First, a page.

D the G - - February, 2017
Hello Fellow Gardeners,
Rains have graced the Los Angeles area this year. What does that mean? Rains are helping to replenish the ground water. Salts from city water are being leached further down into the soil. The rains have leached a bit of nitrogen from the atmosphere. Less salts and more nitrogen will translate into greener hills and gardens that are more productive. The rains will also promote other things, among them: mosquitos, fleas, ticks, other insects, mice, rats, and their predators like snakes and predatory birds. Rains promote green growth that will translate into a greater fire danger towards the end of summer. Rains also cleanse the streets and roads of L.A. What is cleansed is washed into the ocean, which means beach closures due to debris and harmful bacteria. All-in-all, I love the rain. Recording rainfall amounts began in L.A. in 1887. The rainfall in L.A. is somewhere between 3 ½ to 39 inches per year. Fickle? Yes!
One important aspect to a rainy season that can affect you is the massive amounts of pollen that will be produced. Sensitive persons should be aware that 2017 is going to be one hum-dinger of a Hay Fever year.
Bare root season is coming to an end. Containerized roses will be available very soon. There are about 25,000 roses in the world. My suggestion is to choose roses that do well where they are being planted, that are disease resistant, and that repeat bloom quickly. If your choices are also exhibition form and fragrant - so much the better.
Now that your roses have been pruned, canes sealed, dormant sprays applied, and a layer of mulch replenished; time to get ready to nourish those roses. Foods and minerals: Minerals are not foods. Minerals such as iron and magnesium, etc., are essential for the growth and health of roses and do not generally promote green growth. Nitrogen is also essential for the health of roses and does promote green growth. My preference is to apply minerals at the end of the hot season or after the roses have been pruned.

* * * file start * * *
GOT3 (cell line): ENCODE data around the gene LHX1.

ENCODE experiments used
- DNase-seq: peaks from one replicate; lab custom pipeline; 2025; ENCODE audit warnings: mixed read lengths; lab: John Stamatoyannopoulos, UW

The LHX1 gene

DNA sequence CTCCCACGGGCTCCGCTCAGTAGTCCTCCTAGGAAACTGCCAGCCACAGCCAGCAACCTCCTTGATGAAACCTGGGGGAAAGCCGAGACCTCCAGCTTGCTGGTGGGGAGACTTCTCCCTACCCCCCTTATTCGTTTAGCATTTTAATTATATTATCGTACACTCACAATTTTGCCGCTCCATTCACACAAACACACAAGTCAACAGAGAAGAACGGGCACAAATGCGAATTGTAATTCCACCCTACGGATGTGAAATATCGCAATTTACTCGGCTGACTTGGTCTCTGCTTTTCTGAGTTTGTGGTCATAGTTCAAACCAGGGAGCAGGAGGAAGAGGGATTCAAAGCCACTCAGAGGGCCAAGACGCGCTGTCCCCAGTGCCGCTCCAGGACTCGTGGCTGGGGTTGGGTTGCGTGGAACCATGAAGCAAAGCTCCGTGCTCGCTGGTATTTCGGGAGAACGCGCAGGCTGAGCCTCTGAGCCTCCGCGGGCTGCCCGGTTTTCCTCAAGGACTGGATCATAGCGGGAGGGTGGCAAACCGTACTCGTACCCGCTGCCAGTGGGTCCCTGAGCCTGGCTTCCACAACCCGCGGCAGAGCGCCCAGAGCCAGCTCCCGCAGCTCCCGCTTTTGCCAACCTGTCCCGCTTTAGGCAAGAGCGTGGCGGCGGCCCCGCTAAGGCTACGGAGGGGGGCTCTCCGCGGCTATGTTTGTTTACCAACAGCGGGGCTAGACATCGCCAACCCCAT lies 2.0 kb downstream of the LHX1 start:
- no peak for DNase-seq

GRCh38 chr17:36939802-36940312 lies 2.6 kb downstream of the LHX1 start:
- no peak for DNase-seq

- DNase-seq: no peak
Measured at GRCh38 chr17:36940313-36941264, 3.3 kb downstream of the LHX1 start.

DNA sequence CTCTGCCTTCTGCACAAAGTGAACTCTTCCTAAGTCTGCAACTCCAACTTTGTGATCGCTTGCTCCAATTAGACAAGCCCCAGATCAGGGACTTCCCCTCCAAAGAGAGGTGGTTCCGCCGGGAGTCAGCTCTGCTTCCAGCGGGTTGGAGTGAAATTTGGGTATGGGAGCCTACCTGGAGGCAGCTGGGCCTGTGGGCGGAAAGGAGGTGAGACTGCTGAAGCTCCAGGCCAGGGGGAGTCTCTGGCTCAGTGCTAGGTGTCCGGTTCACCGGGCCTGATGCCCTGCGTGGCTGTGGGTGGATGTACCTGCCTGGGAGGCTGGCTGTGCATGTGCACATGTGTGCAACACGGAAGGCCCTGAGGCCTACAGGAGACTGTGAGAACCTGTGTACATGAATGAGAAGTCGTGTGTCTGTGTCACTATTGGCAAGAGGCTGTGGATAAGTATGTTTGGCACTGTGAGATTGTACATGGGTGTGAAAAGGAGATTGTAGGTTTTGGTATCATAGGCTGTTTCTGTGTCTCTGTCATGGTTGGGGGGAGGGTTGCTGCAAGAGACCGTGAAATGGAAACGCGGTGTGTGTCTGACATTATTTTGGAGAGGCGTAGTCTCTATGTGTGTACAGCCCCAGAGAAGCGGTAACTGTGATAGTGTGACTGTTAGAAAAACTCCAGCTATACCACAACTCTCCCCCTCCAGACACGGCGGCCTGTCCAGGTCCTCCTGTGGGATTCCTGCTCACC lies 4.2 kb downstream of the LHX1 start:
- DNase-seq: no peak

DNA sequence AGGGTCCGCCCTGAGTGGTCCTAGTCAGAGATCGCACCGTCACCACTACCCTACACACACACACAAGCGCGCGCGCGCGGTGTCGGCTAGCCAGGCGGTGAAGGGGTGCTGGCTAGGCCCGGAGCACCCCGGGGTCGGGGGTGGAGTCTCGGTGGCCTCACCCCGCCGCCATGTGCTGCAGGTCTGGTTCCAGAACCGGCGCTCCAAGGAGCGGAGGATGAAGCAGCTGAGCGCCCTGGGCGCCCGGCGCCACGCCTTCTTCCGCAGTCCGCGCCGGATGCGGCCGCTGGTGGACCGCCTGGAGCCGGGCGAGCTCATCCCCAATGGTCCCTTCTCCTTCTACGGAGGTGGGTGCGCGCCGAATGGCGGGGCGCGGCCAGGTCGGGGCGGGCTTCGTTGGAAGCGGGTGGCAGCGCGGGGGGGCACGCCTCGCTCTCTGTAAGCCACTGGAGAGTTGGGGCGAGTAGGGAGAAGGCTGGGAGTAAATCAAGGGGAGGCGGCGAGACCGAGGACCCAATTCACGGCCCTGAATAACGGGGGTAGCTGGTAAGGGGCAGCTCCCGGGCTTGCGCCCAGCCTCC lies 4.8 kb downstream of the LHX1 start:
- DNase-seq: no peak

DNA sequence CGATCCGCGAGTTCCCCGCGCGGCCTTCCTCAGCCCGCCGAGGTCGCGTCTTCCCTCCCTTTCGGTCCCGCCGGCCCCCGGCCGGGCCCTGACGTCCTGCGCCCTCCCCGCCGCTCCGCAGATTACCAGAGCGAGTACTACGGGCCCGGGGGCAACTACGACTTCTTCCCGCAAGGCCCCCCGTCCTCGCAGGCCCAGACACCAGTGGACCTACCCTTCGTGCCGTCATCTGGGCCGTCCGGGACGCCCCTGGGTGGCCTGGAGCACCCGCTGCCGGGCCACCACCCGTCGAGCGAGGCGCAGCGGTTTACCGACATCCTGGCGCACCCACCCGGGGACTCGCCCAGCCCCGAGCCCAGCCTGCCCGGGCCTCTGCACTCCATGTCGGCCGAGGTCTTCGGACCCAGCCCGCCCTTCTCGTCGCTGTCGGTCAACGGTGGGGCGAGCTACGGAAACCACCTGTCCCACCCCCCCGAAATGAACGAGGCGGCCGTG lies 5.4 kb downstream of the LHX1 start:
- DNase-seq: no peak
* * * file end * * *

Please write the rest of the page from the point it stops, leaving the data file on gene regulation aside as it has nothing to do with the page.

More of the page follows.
There are two questions regarding feeding. When should be roses be fed for the first time of the year and what are the temperatures going to be over the next few weeks? I've come to understand that the weather in the L.A. area is fickle. With rainfall between 3 1/2 and 39 inches; temperatures follow suit. If it's a warmer year feed sooner. If it's a cooler year feed later. Generally, feeding begins at the end of February or the beginning of March. Push roses in the direction that they are going. When roses are sprouting leaves, feed them.
What type of foods to use; the bottom line is to use the foods that you prefer. Always follow package directions! My preference is to use organic foods. All of the good organic foods include beneficial bacteria. Nourish the plants and soil and let the soil nourish the plants. None of the chemical foods include beneficial bacteria. A discussion of the different types of foods will be in a future segment of D the G.
I do have a strong preference and use organic products exclusively at my home and in my business. I submit a list of products, in writing, to the homeowner for approval, in advance. I have six years of experience with being an insurance agent for the Farmers Group. Those six years gave me an understanding of liability exposure. Chemical sprays do not respect property lines. Case-in-point, a weekly gardener did not understand that chemical sprays would not be a welcomed addition to the neighbor's vegetable garden or jungle gym and sand box. As a result, a law suit has been filed. The request is to replace: the jungle gym, sand box, vegetable garden, soils, clean the walls of the house, detoxify the trees, etc. There is also a demand for damages. It was unfortunate that the children were playing in the yard during the spraying of the chemicals which crossed the property line and landed on the children. Since the weekly gardener was not insured; the lawsuit was filed naming the homeowner. Unfortunate for all. Lesson learned.